The invention is directed to a continuously generated alkyleneamines producers composition comprising, based on 100% of the moles of the composition and exclusive of any MEA and water present,
a) about 15 to about 50 mole % AEEA, preferably about 20 to about 50 mole % AEEA, and most preferably about 25 to about 50 mole % AEEA,
b) about 15 to about 55 mole % EDA,
c) about 10 to about 20 mole % DETA,
d) about 5 to about 20 mole % of the combination of PIP, AEP and HEP, preferably about 5 to about 15 mole % of the combination of PIP, AEP and HEP,
e) about 3 to about 10 mole % of one or more of TETAs and TEPAs, preferably about 3 to about 7 mole % of one or more of TETAs and TEPAs,
f) less than about 1 mole % of other polyalkylene polyamines,
g) an DETA to AEEA mole ratio less than 0.77, and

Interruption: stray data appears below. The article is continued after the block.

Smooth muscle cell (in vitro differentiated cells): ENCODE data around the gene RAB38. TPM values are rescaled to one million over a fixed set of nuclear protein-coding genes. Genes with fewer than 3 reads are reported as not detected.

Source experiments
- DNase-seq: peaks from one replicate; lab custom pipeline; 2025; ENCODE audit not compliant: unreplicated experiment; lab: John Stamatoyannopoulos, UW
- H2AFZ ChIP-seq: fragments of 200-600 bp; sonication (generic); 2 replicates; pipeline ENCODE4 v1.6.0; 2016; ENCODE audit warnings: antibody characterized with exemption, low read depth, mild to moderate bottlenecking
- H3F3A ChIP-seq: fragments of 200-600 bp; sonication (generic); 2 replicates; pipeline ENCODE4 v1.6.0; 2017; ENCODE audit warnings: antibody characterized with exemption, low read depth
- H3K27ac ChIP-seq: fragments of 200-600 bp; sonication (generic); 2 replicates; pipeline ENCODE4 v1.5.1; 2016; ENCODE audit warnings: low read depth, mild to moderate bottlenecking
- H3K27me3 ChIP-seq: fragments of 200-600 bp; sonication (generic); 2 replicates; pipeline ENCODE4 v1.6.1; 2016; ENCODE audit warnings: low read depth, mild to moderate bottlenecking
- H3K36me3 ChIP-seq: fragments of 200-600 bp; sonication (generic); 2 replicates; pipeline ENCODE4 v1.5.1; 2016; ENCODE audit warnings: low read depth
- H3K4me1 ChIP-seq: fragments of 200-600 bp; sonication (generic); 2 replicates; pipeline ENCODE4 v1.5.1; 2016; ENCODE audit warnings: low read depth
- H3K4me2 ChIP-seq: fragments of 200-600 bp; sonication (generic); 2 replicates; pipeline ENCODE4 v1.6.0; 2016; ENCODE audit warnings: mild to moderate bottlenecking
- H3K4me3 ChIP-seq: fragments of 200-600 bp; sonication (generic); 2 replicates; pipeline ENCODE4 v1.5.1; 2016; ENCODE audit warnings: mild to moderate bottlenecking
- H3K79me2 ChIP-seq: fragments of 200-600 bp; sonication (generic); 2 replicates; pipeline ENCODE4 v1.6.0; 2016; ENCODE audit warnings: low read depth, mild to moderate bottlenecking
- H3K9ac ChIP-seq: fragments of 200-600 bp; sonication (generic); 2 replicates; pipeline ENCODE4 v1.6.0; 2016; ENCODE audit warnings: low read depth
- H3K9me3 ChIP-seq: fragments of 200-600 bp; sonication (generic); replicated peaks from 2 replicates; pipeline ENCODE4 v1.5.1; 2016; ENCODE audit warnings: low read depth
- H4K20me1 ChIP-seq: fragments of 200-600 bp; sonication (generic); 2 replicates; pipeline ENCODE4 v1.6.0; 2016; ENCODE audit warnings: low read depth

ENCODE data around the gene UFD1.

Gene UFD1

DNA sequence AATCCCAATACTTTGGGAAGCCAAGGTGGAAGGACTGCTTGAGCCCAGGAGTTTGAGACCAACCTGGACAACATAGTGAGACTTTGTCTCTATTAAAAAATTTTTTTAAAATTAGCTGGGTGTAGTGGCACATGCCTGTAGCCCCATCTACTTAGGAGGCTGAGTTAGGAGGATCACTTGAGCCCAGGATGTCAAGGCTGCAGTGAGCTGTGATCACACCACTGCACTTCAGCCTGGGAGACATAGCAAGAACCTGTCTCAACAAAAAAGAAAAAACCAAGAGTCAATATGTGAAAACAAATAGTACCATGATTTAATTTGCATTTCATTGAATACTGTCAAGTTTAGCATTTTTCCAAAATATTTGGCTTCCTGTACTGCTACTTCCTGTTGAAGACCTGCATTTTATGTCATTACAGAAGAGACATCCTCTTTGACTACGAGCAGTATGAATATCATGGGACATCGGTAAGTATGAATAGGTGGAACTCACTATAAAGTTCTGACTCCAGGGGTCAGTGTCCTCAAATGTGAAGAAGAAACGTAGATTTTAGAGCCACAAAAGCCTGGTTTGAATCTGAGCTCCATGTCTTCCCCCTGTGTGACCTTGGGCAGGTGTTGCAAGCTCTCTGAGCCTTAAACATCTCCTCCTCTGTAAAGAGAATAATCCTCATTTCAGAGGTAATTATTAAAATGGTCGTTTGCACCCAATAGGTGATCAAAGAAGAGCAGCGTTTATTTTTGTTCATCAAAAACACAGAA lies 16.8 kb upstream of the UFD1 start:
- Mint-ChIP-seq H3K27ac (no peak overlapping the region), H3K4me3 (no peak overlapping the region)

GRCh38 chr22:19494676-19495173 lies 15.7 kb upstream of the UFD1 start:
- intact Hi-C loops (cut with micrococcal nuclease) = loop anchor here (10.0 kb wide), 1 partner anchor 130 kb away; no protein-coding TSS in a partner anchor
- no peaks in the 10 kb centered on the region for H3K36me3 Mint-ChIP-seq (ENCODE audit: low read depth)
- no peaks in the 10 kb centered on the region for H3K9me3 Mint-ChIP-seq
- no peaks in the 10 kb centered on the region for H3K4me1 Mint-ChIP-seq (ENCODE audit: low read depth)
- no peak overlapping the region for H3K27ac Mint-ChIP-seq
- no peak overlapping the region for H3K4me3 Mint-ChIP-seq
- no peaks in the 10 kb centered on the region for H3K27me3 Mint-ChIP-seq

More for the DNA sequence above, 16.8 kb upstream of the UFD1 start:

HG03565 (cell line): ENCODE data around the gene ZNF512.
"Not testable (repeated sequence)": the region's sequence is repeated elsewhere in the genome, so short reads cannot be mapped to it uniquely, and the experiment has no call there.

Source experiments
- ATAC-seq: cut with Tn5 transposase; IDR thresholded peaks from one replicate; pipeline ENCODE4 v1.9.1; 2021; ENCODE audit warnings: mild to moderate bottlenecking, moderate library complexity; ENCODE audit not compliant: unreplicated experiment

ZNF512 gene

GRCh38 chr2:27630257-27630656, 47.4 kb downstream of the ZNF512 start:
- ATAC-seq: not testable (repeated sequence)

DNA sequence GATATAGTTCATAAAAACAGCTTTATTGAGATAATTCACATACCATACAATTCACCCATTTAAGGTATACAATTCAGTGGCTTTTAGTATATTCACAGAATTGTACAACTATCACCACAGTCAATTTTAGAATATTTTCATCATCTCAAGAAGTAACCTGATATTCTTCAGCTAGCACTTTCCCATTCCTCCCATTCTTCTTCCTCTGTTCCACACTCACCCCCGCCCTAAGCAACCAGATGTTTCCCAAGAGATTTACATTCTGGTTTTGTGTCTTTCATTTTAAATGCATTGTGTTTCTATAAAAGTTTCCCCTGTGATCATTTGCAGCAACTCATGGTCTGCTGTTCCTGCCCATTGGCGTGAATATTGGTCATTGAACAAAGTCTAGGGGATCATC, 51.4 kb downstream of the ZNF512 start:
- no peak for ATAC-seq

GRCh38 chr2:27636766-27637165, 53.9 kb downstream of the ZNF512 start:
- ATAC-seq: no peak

h) an EDA to AEEA mole ratio less than 8.
The invention is also directed to the process of manufacturing the alkyleneamines producers composition comprising, based on 100% of the moles of the composition,
a) about 15 to about 50 mole % AEEA,
b) about 15 to about 55 mole % EDA,
c) about 10 to about 20 mole % DETA,
d) about 5 to about 20 mole % of the combination of PIP, AEP and HEP,
e) about 3 to about 10 mole % of one or more of TETAs and TEPAs
f) less than about 1 mole % of other polyalkylene polyamines,
g) an DETA to AEEA mole ratio less than 0.77, and
h) an EDA to AEEA mole ratio less than 8,